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A mobile app-based intervention for depression: end-user and expert usability testing Study

Fuller-Tyszkiewicz, Matthew, Richardson, Ben, Klein, Britt, Skouteris, Helen, Christensen, Helen, Austin, David, Castle, David, Mihalopoulos, Cathrine, O'Donnell, Renee, Arulkadacham, Lilani, Shatte, Adrian and Ware, Anna 2018, A mobile app-based intervention for depression: end-user and expert usability testing Study, JMIR mental health, vol. 5, no. 3, Jul-Sept, pp. 1-12, doi: 10.2196/mental.9445.

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Title A mobile app-based intervention for depression: end-user and expert usability testing Study
Author(s) Fuller-Tyszkiewicz, MatthewORCID iD for Fuller-Tyszkiewicz, Matthew orcid.org/0000-0003-1145-6057
Richardson, BenORCID iD for Richardson, Ben orcid.org/0000-0002-8485-8973
Klein, Britt
Skouteris, Helen
Christensen, Helen
Austin, DavidORCID iD for Austin, David orcid.org/0000-0002-1296-3555
Castle, David
Mihalopoulos, CathrineORCID iD for Mihalopoulos, Cathrine orcid.org/0000-0002-7127-9462
O'Donnell, ReneeORCID iD for O'Donnell, Renee orcid.org/0000-0003-2563-2867
Arulkadacham, Lilani
Shatte, Adrian
Ware, Anna
Journal name JMIR mental health
Volume number 5
Issue number 3
Season Jul-Sept
Article ID e54
Start page 1
End page 12
Total pages 12
Publisher JMIR Publications
Place of publication Ontario, Canada
Publication date 2018-07
ISSN 2368-7959
Keyword(s) depression
eHealth
mHealth
young adult
Summary BACKGROUND: Despite the growing number of mental health apps available for smartphones, the perceived usability of these apps from the perspectives of end users or health care experts has rarely been reported. This information is vital, particularly for self-guided mHealth interventions, as perceptions of navigability and quality of content are likely to impact participant engagement and treatment compliance.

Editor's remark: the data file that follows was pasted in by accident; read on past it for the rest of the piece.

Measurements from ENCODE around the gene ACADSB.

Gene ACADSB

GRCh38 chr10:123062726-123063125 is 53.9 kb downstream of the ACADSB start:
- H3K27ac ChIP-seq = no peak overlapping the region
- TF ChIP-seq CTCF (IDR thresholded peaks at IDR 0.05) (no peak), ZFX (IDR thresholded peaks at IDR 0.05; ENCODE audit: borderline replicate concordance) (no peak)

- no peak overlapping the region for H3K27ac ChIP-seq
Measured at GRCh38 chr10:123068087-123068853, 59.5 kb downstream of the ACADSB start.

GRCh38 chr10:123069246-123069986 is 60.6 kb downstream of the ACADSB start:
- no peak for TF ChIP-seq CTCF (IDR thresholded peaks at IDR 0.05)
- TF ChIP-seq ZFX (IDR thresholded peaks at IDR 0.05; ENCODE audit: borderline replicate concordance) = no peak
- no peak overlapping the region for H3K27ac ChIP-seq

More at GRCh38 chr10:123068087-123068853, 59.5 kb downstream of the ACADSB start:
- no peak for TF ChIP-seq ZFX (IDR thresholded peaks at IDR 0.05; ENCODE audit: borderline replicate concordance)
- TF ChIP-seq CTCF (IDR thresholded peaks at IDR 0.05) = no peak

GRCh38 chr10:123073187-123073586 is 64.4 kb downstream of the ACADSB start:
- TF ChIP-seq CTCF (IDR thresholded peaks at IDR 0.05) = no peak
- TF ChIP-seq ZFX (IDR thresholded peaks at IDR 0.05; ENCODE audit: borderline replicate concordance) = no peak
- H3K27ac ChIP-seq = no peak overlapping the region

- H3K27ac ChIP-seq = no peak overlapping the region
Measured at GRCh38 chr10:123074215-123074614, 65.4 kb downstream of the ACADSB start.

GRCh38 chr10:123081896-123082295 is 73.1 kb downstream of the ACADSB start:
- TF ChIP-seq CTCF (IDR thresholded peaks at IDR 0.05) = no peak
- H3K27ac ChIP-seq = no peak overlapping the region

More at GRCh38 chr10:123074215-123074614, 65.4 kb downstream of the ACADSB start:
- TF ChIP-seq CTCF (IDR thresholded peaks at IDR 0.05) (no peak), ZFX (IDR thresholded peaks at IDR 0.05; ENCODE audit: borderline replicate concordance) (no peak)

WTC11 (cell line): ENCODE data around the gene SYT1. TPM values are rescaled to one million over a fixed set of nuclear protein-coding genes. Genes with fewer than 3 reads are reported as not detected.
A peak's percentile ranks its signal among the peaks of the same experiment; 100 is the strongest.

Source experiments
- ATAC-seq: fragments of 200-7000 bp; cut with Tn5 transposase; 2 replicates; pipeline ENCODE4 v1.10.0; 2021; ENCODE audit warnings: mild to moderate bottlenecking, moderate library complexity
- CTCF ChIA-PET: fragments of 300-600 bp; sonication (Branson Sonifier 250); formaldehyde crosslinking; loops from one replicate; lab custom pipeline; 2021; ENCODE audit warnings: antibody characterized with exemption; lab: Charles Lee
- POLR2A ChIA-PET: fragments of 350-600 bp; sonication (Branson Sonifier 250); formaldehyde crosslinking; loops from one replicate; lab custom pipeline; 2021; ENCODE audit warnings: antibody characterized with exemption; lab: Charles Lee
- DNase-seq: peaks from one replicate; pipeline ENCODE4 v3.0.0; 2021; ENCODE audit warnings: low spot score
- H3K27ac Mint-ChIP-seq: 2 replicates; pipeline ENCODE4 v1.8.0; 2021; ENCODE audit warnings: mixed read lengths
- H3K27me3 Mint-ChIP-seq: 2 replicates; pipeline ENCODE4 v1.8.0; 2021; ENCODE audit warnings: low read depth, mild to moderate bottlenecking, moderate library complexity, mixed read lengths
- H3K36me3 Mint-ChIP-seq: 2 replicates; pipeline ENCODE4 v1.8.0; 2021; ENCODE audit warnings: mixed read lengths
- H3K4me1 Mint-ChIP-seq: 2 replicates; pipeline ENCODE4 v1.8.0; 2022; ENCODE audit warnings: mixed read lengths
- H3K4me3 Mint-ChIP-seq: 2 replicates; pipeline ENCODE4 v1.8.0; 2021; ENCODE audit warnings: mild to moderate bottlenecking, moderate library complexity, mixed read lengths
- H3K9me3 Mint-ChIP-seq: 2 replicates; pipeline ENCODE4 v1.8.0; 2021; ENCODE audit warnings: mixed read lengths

OBJECTIVE: The aim of this study was to conduct a usability evaluation of a personalized, self-guided, app-based intervention for depression.

METHODS: Participants were administered the System Usability Scale and open-ended questions as part of a semistructured interview. There were 15 participants equally divided into 3 groups: (1) individuals with clinical depression who were the target audience for the app, (2) mental health professionals, and (3) researchers who specialize in the area of eHealth interventions and/or depression research.

RESULTS: The end-user group rated the app highly, both in quantitative and qualitative assessments. The 2 expert groups highlighted the self-monitoring features and range of established psychological treatment options (such as behavioral activation and cognitive restructuring) but had concerns that the amount and layout of content may be difficult for end users to navigate in a self-directed fashion. The end-user data did not confirm these concerns.

CONCLUSIONS: Encouraging participant engagement via self-monitoring and feedback, as well as personalized messaging, may be a viable way to maintain participation in self-guided interventions. Further evaluation is necessary to determine whether levels of engagement with these features enhance treatment effects.
Language eng
DOI 10.2196/mental.9445
HERDC Research category C1 Refereed article in a scholarly journal
Copyright notice ©2018, The Authors
Free to Read? Yes
Use Rights Creative Commons Attribution licence
Persistent URL http://hdl.handle.net/10536/DRO/DU:30113243

Document type: Journal Article
Collections: School of Psychology
Open Access Collection
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Every reasonable effort has been made to ensure that permission has been obtained for items included in DRO. If you believe that your rights have been infringed by this repository, please contact drosupport@deakin.edu.au.